When you look in the mirror, don't you wonder how our bodies know how to make us who we are?
The answer is DNA: a long chain of tightly wound up coded instructions which cells unravel, read and use to make proteins.
DNA is what all genetic information is made up of, and in cells, chunks of DNA are arranged into 46 individual or 23 pairs of chromosomes.
DNA is structured in a double helix swirly ladder shape, and if you zoom in further, you’ll see it’s made of lots of units called nucleotides joined together, making DNA a big molecule or a polymer.
And all this genetic information in us is called our GENOME!
Another point to note is that cells look at the double helix in small chunks at a time, called a gene.
One gene makes one specific code, like hair colour! BUT we're blonde and brunette because there are different versions of one gene called alleles!
And like you have a unique allele cocktail for your appearance, we can use them to figure out someone's specific risk of disease, meaning understanding our genome is important in healthcare.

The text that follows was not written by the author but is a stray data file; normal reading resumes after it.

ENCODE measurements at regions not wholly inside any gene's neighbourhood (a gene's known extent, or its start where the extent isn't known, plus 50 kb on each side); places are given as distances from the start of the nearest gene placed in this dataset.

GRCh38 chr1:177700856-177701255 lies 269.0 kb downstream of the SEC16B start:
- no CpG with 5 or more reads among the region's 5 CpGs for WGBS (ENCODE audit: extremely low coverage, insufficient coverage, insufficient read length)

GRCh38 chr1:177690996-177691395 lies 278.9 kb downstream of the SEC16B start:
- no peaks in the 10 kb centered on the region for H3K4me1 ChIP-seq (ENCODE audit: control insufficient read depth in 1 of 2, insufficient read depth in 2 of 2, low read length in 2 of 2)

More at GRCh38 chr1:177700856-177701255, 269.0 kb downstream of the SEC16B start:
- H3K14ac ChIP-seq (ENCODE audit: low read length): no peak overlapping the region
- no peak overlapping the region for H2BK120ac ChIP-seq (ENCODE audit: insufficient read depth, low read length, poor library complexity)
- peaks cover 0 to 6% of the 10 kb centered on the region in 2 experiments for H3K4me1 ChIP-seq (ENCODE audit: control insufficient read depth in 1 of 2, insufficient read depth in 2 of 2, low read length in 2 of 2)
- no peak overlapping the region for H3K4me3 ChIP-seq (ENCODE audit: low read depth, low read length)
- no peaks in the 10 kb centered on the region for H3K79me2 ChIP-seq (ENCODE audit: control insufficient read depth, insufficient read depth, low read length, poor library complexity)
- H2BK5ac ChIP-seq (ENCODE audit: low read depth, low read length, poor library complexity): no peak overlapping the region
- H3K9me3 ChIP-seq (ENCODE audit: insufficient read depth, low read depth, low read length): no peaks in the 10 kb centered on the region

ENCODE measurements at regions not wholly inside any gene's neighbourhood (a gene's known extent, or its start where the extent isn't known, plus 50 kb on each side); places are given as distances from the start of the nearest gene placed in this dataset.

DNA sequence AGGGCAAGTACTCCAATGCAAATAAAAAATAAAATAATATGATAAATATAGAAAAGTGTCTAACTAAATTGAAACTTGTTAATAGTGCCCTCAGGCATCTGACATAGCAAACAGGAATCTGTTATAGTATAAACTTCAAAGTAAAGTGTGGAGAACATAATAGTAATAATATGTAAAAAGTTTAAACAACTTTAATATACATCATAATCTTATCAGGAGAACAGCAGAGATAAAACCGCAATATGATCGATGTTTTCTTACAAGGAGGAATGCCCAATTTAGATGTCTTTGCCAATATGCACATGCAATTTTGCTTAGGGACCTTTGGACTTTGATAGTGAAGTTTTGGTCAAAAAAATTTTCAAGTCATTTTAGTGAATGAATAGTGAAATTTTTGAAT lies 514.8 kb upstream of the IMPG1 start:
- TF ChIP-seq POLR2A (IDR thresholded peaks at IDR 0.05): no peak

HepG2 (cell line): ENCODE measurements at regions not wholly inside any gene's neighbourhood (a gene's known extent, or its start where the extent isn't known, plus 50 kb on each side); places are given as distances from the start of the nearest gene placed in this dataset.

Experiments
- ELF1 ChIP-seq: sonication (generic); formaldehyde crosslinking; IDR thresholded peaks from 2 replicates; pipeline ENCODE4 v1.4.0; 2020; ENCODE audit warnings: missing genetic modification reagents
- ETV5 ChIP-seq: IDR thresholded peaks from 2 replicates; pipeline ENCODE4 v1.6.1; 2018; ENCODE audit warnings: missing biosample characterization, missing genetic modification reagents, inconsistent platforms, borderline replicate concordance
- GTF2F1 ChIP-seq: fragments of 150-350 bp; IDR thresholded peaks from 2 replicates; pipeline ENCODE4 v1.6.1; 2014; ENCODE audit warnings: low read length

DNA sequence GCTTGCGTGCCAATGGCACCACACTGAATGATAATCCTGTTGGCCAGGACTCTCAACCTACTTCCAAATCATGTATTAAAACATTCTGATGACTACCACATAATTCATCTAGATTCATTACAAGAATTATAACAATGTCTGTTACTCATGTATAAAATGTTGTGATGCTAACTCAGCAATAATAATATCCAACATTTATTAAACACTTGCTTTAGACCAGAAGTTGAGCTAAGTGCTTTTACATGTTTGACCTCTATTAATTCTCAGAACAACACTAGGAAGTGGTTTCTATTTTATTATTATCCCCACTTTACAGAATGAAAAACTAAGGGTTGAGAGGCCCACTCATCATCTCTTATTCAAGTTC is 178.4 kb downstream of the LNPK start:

However, aren’t codes sometimes wrong? Of course! When there is a change in our genetic code, we call this a mutation.
BUT not all mutations are bad! Some can be useful like bigger teeth on a dinosaur made them better hunters!
Our DNA decides how we look and act, making our phenotype, and you might be surprised to know that mutations rarely affect the phenotype very much so we hardly ever see genetic changes!
Genetic technology involves changing the genes already in an organism, which causes some divided opinions in farming and medicine.
In farming, more crops, better quality crops and adding resistance to insects into their genome seems like the solution to world hunger, but some people have had bad reactions to these new plants like allergies!
Gene technology is heavily used in IVF to make sure the healthiest babies are picked to grow, and in genetic testing, a human's alleles are checked to see their risk of certain diseases.
The plus is that fewer diseases will be passed on and addressed better, but is this playing God? Embryo research is highly controversial, and some worry that IVF will be used to plan ‘designer-babies’.
Now have a go at answering some questions all about the genome and its impact on medicine!